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29th December 2013


Apollo 8 meets the Moon

As with subsequent flights, Apollo 8 bowled along sideways, like a silver rolling pin, spinning slowly to distribute the sun’s intense heat. From the craft’s angle of approach the Moon was in darkness, so for the first two days the astronauts saw only the Earth shrinking behind them and a coy black void ahead, bereft of stars and growing, until finally they were drifting engine-first around the far side, preparing for the ‘burn’ that would slow them into lunar orbit. Still they saw nothing — until suddenly and without warning an immense arc of sun-drenched lunar surface appeared in their windows and the three men got the shocks of their lives, as the ethereal disc they and the rest of humanity had known up to then revealed itself as an awesome globe, cool and remote, without sound or motion, magisterial but issuing no invitation whatsoever. So shocked were the crew that Commander Borman was forced to rein in their excitement for the sake of the burn, and while the astronauts have forgotten much about the journeys they took, none has any trouble recalling this dramatic moment: indeed, those who are temperamentally disposed to acknowledging fear will tell you that it was an eerie and intimidating sight, which the crew of Apollo 8 seemed haunted by. Upon their return, they described a forbidding and inhospitable world. It was the Earth that sang to them from afar.

Andrew Smith, Moondust: In Search of the Men Who Fell to Earth

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10th June 2013


The wanderers of night

Even as the planets reveal themselves to scientific investigation, and repeat themselves across the universe, they retain the emotional weight of their long influence on our lives, and all that they have ever signified in Earth’s skies. Gods of old, and demons, too, they were once — they still are — the sources of an inspiring light, the wanderers of night, the far horizon of the landscape of home.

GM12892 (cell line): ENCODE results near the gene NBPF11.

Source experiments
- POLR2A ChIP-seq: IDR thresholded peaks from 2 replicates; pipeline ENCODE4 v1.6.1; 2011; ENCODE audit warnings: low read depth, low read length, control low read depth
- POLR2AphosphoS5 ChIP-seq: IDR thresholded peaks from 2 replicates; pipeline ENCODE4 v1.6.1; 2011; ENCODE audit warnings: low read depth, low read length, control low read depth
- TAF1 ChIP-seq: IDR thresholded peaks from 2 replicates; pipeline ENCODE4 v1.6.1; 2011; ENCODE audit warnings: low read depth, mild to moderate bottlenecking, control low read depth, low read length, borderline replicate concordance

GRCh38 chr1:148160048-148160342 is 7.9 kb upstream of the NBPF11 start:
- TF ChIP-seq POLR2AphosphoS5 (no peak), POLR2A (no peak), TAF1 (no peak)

Dava Sobel, The Planets (2005)

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20th November 2012

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The Stuff (1985), directed by Larry Cohen

The Stuff (1985), directed by Larry Cohen

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5th June 2012

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The food of thy soul is light and space; feed it then on light and space.
— Herman Melville

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8th January 2012

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Buster Keaton’s use of space

[Buster] Keaton is never so great as when he manages to organise (to seize simply) the countryside into his overall design, giving, in a flashing surge of beauty, his personal vibration to the secret modulation of its lines, to its concrete harmony…

Jean-Patrick Lebel, Buster Keaton, English edition 1967

Keaton is probably the only comic who, apart from the classic race-chase, really knows how to use space, to give wind to the gag, to burst the bonds of the ‘inside gag’ by blowing a great wind into it, filling it with countryside and endless vistas, finally organising the universe into an immense gag in itself.

Philippe Demun, “Espace Vital”, in Contre-Champ, no. 3, May 1962, review of Steamboat Bill Jr. and Battling Butler

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